Davis Wright Tremaine posted notable gains in profits and revenue in 2018.
Gross revenue grew 5.7 percent, from $357.5 million to $377.9 million, as net income rose 5.9 percent, from $121.7 million to $128.8 million. Profits per equity partner saw a sizable increase of 9.2 percent, from $716,000 to $782,000.
The number of equity partners dropped to 165 from 170, and total head count remained flat at 521 attorneys.
Sarah English Tune, chair of the firm’s corporate and business transactions practice, said much of the growth is due to the firm’s strategy of empowering its younger attorneys.
“We put our young partners in leadership positions,” Tune said. “We’ve really given our younger attorneys, especially younger partners, the opportunity and support to develop their practice.”
As an example, Tune pointed out the firm’s food and beverage practice, created “essentially from scratch” by Davis Wright partner Jesse Lyon. The practice area was critical to assisting on a $120 million acquisition of vegan meat and cheese company Field Roast Grain Meat Co. by Maple Leaf Foods in January of last year. Don Buder, also part of the practice group, was instrumental in helping with the organizing and opening of Naturally Bay Area, a food and beverage industry group.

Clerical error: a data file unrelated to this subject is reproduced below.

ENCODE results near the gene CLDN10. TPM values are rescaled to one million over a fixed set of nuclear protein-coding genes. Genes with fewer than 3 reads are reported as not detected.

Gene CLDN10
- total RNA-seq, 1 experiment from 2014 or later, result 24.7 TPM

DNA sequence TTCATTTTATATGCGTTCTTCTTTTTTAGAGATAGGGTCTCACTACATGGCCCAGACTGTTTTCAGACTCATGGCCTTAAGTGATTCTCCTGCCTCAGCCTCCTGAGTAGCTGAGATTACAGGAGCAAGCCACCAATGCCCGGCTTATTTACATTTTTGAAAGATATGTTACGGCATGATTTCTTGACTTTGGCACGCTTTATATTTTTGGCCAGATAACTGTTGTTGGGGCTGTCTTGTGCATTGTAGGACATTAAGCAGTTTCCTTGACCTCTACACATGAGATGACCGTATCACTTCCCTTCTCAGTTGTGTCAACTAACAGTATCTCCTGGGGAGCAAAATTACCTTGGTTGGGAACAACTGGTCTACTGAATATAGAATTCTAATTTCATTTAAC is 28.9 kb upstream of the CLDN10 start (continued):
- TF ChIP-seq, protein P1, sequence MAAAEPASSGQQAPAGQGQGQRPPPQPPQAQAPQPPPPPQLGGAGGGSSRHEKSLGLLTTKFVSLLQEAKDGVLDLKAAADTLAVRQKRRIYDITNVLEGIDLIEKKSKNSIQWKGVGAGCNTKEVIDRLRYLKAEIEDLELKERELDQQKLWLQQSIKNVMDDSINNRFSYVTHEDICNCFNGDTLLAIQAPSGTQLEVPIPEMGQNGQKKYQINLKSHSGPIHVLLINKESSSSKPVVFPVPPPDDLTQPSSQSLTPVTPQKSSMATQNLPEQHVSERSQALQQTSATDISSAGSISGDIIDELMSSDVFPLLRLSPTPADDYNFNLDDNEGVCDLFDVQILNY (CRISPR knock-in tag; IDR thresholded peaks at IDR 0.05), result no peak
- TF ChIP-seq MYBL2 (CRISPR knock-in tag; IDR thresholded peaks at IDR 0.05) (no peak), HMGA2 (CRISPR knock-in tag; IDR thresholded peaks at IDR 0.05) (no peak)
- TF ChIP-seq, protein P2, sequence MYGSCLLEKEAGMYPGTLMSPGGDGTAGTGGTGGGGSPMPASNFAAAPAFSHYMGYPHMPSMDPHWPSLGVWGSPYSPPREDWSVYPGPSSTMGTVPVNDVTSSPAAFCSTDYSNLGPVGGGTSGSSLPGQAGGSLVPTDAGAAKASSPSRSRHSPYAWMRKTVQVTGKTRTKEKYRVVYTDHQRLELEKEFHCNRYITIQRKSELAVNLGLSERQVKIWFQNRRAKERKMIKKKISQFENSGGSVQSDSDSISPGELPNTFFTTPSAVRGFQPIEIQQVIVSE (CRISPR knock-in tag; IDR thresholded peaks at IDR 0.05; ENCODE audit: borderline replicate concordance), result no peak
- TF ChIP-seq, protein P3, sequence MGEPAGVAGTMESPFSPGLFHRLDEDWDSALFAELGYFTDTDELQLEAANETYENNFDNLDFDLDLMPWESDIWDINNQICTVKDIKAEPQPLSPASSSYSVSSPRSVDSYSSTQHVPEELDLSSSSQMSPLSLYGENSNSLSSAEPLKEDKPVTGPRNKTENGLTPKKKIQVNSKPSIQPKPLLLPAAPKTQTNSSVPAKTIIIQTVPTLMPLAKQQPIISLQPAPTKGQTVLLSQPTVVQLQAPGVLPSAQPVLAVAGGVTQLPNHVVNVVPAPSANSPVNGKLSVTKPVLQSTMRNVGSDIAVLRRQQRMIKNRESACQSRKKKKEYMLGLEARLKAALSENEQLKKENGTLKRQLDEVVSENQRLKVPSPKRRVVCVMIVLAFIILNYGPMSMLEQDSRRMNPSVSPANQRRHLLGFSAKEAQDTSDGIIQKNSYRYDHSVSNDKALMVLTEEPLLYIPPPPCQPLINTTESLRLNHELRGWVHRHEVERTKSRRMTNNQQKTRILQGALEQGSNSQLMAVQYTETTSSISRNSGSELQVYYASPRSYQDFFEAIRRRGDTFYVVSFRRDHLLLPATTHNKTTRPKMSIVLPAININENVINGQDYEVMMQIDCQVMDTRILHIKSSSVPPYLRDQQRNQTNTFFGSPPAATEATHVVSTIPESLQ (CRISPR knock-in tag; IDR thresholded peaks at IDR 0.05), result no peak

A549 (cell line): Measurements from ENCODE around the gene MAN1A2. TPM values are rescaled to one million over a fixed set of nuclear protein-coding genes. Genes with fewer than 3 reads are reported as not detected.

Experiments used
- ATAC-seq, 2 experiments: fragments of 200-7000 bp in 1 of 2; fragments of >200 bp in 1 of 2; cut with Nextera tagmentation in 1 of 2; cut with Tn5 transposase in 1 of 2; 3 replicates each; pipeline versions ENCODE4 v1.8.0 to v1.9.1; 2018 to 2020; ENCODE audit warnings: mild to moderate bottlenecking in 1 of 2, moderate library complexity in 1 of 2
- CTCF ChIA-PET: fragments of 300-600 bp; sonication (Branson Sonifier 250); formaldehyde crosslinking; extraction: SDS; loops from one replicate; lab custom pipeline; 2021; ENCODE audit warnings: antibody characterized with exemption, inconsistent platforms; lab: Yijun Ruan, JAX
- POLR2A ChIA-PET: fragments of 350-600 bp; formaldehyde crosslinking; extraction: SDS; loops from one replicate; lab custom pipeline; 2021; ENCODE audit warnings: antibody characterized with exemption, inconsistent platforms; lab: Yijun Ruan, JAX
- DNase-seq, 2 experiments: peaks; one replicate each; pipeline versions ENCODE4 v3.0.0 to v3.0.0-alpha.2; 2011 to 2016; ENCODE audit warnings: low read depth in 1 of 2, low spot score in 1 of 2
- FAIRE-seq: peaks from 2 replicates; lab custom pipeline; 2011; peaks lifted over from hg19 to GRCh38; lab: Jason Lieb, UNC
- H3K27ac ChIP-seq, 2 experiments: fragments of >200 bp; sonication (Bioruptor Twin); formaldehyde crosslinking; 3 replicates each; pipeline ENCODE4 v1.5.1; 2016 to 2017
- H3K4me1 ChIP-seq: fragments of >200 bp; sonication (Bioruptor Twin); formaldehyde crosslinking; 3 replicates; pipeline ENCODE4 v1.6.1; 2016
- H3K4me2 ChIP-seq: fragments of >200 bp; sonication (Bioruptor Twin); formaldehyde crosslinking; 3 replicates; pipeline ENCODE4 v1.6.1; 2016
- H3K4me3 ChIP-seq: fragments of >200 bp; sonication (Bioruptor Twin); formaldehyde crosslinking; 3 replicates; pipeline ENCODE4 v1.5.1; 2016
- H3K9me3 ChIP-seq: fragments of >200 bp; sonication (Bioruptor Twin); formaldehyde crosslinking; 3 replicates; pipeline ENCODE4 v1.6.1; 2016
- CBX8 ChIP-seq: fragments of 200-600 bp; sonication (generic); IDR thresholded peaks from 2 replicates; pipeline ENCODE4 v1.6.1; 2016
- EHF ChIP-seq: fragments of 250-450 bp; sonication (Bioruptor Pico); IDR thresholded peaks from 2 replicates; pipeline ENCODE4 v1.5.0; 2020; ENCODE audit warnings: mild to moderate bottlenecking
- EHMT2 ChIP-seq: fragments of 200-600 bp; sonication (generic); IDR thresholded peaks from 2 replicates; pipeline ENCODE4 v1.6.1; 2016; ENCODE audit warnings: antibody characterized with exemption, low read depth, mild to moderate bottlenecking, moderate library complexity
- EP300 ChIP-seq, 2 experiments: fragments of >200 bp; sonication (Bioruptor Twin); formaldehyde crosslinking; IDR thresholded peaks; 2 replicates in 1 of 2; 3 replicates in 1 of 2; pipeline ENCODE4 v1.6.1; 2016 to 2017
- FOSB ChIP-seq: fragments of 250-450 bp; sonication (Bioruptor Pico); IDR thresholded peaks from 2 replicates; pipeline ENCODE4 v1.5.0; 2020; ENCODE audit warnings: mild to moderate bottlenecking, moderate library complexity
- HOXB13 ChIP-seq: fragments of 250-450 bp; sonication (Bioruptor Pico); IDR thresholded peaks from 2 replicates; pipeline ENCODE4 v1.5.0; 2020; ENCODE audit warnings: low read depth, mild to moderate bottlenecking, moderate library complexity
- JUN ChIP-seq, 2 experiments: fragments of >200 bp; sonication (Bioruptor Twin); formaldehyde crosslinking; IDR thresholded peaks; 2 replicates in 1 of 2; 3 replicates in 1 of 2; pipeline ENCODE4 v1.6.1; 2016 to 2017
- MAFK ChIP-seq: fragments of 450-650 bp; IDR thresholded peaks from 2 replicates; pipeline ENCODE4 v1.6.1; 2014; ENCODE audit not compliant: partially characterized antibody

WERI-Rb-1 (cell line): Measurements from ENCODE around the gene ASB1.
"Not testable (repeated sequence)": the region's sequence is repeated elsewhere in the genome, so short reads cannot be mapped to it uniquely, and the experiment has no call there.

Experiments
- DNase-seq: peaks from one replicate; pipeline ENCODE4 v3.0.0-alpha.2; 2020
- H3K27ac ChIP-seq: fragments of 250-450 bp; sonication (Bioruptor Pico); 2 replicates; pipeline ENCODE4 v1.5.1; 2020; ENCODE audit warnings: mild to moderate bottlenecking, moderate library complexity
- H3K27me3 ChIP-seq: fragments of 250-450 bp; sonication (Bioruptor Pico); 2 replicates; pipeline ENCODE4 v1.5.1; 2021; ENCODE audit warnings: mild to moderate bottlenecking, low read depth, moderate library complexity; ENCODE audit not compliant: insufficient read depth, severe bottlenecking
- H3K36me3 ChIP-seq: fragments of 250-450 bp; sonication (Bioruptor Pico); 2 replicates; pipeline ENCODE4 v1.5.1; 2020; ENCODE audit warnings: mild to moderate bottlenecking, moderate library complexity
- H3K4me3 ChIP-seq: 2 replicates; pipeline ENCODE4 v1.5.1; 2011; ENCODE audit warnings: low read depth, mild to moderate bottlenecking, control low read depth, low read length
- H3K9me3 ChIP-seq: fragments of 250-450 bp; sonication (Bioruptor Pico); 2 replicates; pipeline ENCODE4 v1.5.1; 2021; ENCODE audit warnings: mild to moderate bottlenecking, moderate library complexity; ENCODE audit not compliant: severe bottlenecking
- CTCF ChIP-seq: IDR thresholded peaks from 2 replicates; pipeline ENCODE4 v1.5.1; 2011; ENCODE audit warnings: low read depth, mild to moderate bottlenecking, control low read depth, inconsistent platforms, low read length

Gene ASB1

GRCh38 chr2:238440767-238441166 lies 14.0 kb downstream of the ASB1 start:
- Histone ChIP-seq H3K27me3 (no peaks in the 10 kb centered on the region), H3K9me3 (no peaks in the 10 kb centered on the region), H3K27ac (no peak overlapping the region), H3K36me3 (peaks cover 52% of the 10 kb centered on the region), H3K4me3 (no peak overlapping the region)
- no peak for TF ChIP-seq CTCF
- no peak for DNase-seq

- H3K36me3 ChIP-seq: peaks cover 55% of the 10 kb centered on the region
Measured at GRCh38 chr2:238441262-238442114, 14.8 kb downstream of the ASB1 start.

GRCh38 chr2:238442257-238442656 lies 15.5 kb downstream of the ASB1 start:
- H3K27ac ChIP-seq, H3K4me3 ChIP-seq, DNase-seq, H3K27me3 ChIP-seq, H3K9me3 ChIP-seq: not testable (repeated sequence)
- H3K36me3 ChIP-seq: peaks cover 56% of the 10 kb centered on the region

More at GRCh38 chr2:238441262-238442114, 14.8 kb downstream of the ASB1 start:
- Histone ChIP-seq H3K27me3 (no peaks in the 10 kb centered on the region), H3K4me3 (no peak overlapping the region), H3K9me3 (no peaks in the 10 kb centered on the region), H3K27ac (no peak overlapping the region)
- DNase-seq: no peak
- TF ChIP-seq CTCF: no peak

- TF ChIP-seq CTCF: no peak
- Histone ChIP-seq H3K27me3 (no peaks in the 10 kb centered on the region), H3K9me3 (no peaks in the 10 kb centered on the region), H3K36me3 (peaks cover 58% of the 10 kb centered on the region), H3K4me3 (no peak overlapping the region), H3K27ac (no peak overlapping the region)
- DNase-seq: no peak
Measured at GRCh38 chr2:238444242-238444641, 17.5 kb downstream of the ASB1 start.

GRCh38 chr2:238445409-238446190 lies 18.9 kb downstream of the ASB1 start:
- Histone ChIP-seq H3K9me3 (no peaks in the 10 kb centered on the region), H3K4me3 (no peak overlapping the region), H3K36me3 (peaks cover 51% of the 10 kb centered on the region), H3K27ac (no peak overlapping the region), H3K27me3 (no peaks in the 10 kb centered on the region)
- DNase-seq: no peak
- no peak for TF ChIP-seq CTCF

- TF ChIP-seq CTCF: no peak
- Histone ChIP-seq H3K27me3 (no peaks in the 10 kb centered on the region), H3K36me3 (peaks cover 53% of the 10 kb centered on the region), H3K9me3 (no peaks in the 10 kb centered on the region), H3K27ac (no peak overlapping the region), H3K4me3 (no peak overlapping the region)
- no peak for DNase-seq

Davis Wright’s large media practice also had a great year, according to firm leaders. Chief strategy officer Mark Usellis said the attention on the media has generated significant business as the firm represented a slate of major news outlets during litigation in 2018, including BuzzFeed, The New York Times, CNN and the Washington Post. (Amazon is also a major client of the firm.)
Looking toward 2019, the firm revamped its five-year strategic plan. Tune said the new blueprint is similar to the previous one, as the firm looks to continue the success it had over the last five years. Since 2014, Davis Wright has consistently outperformed peer firms in revenue growth and profits per equity partner, according to ALM Intelligence. The firm’s gross revenue grew 32.6 percent, from $285 million to $378 million, over that period. Profits per partner rose from $540,000 to $782,000—a 44.8 percent increase.
“I feel like we got a pretty good approach going, and it’s really a matter of being disciplined and focused,” Usellis said. “We want to be entrepreneurial. We don’t want to be stagnant.”